There is pride in Hong Kong that a local private company is pushing ahead with perhaps the world's largest-ever civil works project, the 280km long, 500m wide Nicaragua Canal. Construction began in December 2014.

The South China Morning Post dismisses outside suspicions while modestly describing the scheme as being 'centered on the creation of a more just, reasonable and equitable world order.' That a private company should be undertaking such munificence is remarkable. One thing's for certain: it can't be doing it for the money. Financially the numbers don't add up.

At a cost of at least US$50 billion, the project will take many years and require tens of thousands of workers. Legal, social, corruption and environmental concerns aside (and all are daunting), the financial returns are violently challenged.

The century-old Panama Canal, which is struggling through its own US$5 billion upgrade to double its potential traffic, generates about US$2 billion in annual revenues, about half of which are retained as profits. Building parallel infrastructure in Nicaragua at huge sunk expense will provoke a knife-fight response from Panama, which has capacity to spare. Although the Nicaragua canal will allow larger-sized ships to pass, Panama should retain most of the transit share, and will slash pricing to make sure. In that case, the canals' combined annual profit pool might be much less than the US$1 billion today.

Commercially speaking, this US$50 billion gambit is courageous, if not reckless.

There is of course another possible explanation: that the company is a front for Beijing, that it will rely heavily on cheap long-term financing from state institutions, and that the canal is to secure access for Chinese shipping.

There is plenty of scuttlebutt on the internet about the company's mysterious chairman (he says he is 'just a businessman') and China's strategic game plan. US$50 billion is serious money, way beyond the exposure limits of institutions like the World Bank but feasible for the Chinese agencies which long ago surpassed it. If this canal is built, it will mostly be with Chinese state contractors and funds. True, companies can raise US$10 billion or even US$20 billion in international public equity, but these are special cases (like Alibaba) for proven businesses. 

This gargantuan engineering enterprise also has the audacious hallmarks of a Chinese Government design. But if it is, why would Beijing wish to hide behind a supposed Hong Kong-based entrepreneur?

China enjoys excellent relations with Nicaragua's charismatic Daniel Ortega, who in turn is no friend of the US. Maybe Ortega is simply downplaying Beijing's role in order not to antagonise the yanqui. Perhaps Beijing is happy to maintain plausible deniability for now, and will later assume greater ownership over the enterprise once it has matured and the Americans have resigned themselves to its existence. Although the targeted financial payback is just 12 years, with operations underway by 2019, both these estimates seem fanciful. In reality, the project is likely to see over-runs and delays, so the operating concession might be 50 or even 100 years.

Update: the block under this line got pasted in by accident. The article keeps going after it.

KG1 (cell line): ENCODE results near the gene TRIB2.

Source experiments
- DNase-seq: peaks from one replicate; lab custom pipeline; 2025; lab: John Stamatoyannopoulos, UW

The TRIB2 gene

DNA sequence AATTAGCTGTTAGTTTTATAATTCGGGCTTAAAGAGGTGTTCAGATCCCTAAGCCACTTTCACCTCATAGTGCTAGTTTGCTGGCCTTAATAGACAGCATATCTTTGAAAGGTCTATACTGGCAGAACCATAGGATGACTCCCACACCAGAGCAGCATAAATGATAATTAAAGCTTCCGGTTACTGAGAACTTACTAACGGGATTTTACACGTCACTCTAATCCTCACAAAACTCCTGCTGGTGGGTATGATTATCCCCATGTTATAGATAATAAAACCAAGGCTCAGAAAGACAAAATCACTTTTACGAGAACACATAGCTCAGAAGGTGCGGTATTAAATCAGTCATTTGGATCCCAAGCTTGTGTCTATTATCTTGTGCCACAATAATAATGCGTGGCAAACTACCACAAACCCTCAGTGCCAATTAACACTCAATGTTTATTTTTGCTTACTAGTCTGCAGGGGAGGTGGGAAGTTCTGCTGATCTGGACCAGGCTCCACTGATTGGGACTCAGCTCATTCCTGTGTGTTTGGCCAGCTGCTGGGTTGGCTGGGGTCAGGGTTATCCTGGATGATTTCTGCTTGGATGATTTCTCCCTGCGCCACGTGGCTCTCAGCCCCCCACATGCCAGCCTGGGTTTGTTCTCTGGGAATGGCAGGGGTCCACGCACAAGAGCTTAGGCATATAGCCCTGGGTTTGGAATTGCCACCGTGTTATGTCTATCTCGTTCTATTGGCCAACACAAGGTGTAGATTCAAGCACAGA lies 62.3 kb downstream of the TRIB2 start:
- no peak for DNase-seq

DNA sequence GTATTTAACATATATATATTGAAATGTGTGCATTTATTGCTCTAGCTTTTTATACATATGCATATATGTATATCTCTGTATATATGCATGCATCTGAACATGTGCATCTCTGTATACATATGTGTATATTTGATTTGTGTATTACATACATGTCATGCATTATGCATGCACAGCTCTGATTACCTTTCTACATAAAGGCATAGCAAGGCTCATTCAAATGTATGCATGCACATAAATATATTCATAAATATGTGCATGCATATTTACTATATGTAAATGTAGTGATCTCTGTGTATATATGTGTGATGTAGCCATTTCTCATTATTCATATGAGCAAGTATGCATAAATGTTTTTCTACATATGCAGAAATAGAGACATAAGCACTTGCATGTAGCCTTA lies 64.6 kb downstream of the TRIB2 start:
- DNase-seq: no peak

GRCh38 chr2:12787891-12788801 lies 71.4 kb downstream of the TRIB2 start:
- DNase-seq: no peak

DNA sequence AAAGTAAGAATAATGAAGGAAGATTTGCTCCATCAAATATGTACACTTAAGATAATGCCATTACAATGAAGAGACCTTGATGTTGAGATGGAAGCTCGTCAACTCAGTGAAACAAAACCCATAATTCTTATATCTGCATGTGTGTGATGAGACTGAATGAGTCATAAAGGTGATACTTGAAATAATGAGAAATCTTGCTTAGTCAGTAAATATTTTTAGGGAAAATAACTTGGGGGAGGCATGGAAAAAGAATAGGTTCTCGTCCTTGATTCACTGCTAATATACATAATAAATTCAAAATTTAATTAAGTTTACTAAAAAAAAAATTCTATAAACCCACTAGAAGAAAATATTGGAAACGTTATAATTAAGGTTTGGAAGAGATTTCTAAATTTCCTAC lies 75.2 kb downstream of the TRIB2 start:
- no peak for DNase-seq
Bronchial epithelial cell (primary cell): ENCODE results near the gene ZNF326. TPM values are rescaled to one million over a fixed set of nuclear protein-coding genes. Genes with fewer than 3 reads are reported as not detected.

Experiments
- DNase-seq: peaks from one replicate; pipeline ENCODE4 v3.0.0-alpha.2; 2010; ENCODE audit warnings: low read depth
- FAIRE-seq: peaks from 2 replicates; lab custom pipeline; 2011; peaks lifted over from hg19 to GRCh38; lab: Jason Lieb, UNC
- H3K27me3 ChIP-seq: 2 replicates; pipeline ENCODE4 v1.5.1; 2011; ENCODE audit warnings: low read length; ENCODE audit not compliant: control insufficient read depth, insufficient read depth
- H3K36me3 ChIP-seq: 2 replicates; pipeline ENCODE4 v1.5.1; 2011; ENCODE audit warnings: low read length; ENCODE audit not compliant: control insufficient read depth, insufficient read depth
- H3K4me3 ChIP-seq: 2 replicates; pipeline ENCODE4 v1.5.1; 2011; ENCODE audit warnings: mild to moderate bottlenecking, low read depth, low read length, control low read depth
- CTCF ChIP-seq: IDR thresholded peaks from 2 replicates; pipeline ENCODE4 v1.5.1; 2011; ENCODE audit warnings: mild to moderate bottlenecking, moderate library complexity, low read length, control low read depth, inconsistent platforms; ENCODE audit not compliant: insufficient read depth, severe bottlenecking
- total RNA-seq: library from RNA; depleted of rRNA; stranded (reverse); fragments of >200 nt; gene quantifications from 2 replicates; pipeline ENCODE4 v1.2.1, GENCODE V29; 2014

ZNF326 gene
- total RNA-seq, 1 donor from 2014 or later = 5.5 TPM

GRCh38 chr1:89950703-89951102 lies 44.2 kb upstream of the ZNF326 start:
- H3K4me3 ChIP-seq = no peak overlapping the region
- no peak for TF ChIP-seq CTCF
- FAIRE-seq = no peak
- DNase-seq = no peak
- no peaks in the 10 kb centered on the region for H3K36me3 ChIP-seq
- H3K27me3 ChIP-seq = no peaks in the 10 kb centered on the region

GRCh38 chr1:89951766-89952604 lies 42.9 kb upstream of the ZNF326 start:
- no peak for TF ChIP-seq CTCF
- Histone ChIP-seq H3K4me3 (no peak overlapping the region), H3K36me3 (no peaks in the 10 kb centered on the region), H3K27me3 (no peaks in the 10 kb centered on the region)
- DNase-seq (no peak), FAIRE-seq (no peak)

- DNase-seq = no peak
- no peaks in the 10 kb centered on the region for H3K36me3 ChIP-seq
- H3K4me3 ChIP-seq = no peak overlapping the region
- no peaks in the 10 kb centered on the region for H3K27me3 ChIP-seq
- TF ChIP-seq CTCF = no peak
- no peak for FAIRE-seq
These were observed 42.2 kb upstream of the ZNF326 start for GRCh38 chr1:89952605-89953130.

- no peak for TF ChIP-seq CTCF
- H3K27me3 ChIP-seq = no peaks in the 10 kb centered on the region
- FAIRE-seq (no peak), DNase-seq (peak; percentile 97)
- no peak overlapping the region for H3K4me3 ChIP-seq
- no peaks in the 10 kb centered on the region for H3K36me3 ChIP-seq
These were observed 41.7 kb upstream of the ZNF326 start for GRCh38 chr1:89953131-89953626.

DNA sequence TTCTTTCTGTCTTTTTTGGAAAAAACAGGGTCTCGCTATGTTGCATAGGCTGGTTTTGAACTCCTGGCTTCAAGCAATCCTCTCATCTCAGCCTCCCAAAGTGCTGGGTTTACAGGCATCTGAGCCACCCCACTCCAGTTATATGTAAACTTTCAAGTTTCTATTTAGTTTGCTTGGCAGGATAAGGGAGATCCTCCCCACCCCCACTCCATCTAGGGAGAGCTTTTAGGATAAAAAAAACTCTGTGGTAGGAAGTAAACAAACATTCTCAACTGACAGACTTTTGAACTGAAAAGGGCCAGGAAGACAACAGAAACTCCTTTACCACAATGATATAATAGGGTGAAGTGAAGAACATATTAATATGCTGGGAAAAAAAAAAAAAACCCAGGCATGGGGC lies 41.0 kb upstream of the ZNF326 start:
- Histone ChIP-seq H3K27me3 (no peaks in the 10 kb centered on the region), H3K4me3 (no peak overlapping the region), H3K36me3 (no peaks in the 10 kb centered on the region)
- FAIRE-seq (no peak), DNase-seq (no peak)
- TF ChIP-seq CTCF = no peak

Then a Chinese entity – perhaps the state itself – will have long-term control over a key 'chokepoint' into the Atlantic.

The Nicaragua canal would prioritise Chinese shipping: containers to the US eastern seaboard, tankers from Venezuela, iron-ore carriers from Brazil, perhaps even PLA Navy warships. That sounds pretty sensational. But what is really gained here? As noted above, the canal is broadly replicating what already exists in Panama. The shipping distance to the western Atlantic is not shortened; Hong Kong is equidistant via the Suez. And the Atlantic southern capes offer other entry points. If the specific objective is ensuring passage for Chinese naval vessels through the central American isthmus into the Caribbean, it must be obvious to Beijing that – with or without a second canal – it can only be at the forbearance of the US. And those PLA Navy ships will be a very long way from their home port.

There is a broader agenda here, obviously. With its diplomatic 'whirlwind' China is seeking greater access to world markets and wants new trade routes opened, preferably under its own aegis.

The most significant is the One Belt One Road (OBOR) program, which envisages continental and maritime pathways west to Europe and Africa, away from the US-contested Pacific. There are good reasons why China should seek to build strategic 'keys' like OBOR, not least to secure its restive frontiers. But in reinforcing its periphery it will encounter powerful rivals. Nicaragua's canal is a clear challenge to the US. New Delhi strategists are already muttering that OBOR pincers India. Russia, distracted for now in Ukraine, may come to resent greater Chinese influence in Central Asia. 

The other risks in holding these access points should also be well known to Beijing's leaders: grassroots protests, wars, coups, external interventions, nationalisations, and – most unpredictable – democratic elections. It is already evident that Nicaragua, which is hardly a stable jurisdiction, will be divided by the canal in more ways than one.

Indeed, compared to the serious public effort China is making with its OBOR initiative, the whole Nicaragua canal adventure seems quirky and speculative. Perhaps that's why it's in the hands of a private Hong Kong developer.